We may also notice some physical changes to our eyes in our 60s:
- the lower lid may being to sag due to loss of muscle
- loss of fat around the eyes may make them appear to be sunken
- the whites of the eyes may begin to turn yellow
- small spots of color might begin to show up in the whites of the eyes
Most eye diseases don’t hurt, so you won’t know if they are affecting your eye health. The wisest thing you can do is get an annual eye exam.
Health Maintenance for Women in Their 60s
We all are more likely to have illnesses and injuries when we get older, increasingly at risk for chronic conditions such as diabetes, arthritis and osteoporosis.
What’s the best way to stay healthy? We all know what to do, don’t we? So I’ll keep it short and to the point.
- We need to watch what we eat, choose to reduce your sodium intake, increase your fiber intake or add more lean proteins to your diet. A moderate approach to nutrition if we are healthy overall can help to keep us in the right path for healthy living after 60
- We need to exercise, both aerobic and strength training, as long as our health allows for this type of activity.
- We need to stay active, get proper rest and sleep, and stay in tune with our overall health.
What should we look out for and follow up on with our health?
Women need to see their doctor or gynecologist for routine checkups and tests. The list that follow here is a general guideline for healthy women in their 60s. Your personal health should be discussed with your doctor.
It’s important that a woman in her 60s talk with her health care professional about any family hereditary cancers. It’s also important to be aware of any signs and symptoms of cancer, including:
- blood in the urine or stool
- a lump in an unusual place, and
- a long lasting headache, fatigue, unexplained weight loss, or a feeling of fullness in the abdomen
It’s also important for women in their 60s to do breast self-exams and to have regular mammograms as half of breast cancers are diagnosed at age 61 or older. It should be done yearly from age 40 on, until you and your physician determine that it will no longer be done.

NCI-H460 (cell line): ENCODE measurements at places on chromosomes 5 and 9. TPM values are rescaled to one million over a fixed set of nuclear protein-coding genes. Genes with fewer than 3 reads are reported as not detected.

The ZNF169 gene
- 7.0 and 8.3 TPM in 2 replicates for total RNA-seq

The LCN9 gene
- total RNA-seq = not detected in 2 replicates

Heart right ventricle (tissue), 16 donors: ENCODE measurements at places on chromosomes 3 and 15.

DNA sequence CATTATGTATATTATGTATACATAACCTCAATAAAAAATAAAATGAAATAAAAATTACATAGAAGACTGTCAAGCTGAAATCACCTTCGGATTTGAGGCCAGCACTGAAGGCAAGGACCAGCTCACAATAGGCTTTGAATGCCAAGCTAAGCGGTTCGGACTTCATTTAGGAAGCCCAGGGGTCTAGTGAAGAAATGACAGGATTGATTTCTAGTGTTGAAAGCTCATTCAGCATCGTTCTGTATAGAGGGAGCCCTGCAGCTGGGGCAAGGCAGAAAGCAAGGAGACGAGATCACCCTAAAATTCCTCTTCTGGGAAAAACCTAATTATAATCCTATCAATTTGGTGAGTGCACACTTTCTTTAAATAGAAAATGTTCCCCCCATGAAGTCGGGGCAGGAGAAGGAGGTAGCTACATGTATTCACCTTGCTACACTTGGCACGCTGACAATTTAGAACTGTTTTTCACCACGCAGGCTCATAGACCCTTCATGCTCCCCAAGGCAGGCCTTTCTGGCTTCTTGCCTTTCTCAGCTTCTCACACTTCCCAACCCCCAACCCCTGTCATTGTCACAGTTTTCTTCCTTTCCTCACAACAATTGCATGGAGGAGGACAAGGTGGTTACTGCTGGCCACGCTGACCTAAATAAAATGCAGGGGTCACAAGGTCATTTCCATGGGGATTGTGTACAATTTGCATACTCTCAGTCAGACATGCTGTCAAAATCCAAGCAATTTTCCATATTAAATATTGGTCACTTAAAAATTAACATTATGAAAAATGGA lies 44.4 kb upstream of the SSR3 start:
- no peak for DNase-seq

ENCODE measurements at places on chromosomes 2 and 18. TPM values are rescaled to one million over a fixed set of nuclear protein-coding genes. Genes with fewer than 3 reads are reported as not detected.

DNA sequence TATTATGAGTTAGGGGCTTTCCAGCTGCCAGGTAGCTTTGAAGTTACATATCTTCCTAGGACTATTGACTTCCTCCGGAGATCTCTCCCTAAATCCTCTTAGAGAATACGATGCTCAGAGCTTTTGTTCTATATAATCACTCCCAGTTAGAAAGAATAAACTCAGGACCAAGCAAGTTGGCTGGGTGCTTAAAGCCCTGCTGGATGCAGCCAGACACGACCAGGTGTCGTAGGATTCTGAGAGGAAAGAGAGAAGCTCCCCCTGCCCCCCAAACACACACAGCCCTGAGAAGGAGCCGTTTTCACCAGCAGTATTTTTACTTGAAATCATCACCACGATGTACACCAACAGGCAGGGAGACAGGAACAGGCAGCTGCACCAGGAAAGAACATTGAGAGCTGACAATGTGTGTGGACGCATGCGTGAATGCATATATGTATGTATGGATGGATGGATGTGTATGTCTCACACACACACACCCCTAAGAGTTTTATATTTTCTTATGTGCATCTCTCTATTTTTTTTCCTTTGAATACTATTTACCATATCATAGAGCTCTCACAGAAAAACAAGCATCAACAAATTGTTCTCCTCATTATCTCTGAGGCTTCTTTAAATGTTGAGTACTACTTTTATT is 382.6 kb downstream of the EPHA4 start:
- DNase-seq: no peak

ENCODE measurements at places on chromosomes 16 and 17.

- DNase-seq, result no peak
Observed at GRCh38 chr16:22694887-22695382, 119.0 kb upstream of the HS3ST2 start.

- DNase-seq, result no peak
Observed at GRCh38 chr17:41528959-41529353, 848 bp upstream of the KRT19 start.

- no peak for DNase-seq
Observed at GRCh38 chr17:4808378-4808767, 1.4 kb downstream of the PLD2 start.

Every 60-year-old woman should see her health care provider about bone density testing, as a bone density scan can identify whether or not there’s indication of osteopenia or osteoporosis.
Women over 60 should continue to have bone density tests every two years, even if they’re doing weight-bearing exercises, such as running or walking.
Women over 60 also should have a colonoscopy, or colon cancer screening periodically. This usually starts sometime between the ages of 50 and 75. My physician agreed to have me do the home test, Cologuard, as my first colonoscopy 10 years ago was clear and I am a low risk.
It was not the most enjoyable task I’ve completed, but collecting my sample at home and mailing it in was so much easier than the prep and procedure of having a colonoscopy.
It is recommended that women get their last Pap smear between the ages of 65 and 70. I’m all done with those because I’m over 65 and am not at risk based on my history.
A woman’s risk for heart disease increases after age 60. Be aware of your risk factors and how to prevent heart disease. Here are some general guidelines from the American Heart Association:
- Eat a healthy diet, including “lean protein” and whole grains.
- Be physically active every day, even if it’s only for a walk light strength training.
- If you smoke, please quit.
- Limit alcohol intake.
Vitamins and Supplements to consider
- Vitamin B3 or Niacin: helps to maintain blood glucose levels, and it can also be used to treat type II diabetes.
- Magnesium: is considered the “master mineral,” because it plays a role in over 300 biochemical reactions.
- Calcium: a bone protective supplement. Women should get about 1,000 to 1,200 mg of calcium daily
- Zinc: can help to improve the body’s immune system and to reduce inflammation.
- Vitamin D: a daily supplement, and/or from food sources like tune, egg yolks, and cheese
- Vitamin B6: helps the body to convert food into energy. It promotes healthy cell growth and development, brain function and normal immune function. Vitamin B6 can also help to balance mood.
- Vitamin B12: to help reduce the risk of dementia
Conclusion: What to Expect in Your 60s
Life as a woman in my mid 60s is good, I won’t complain. But it is important to me to keep my eyes open, my ears listening, and my body, mind, and spirit in tune.
I hope that the Lord gives me many more healthy years to enjoy life, my family, friends, and warm, sunny days.
By doing my part every day, making wise choices, paying attention to what is happening inside my body as well as outward appearance, I’m giving myself the best opportunity to do just that!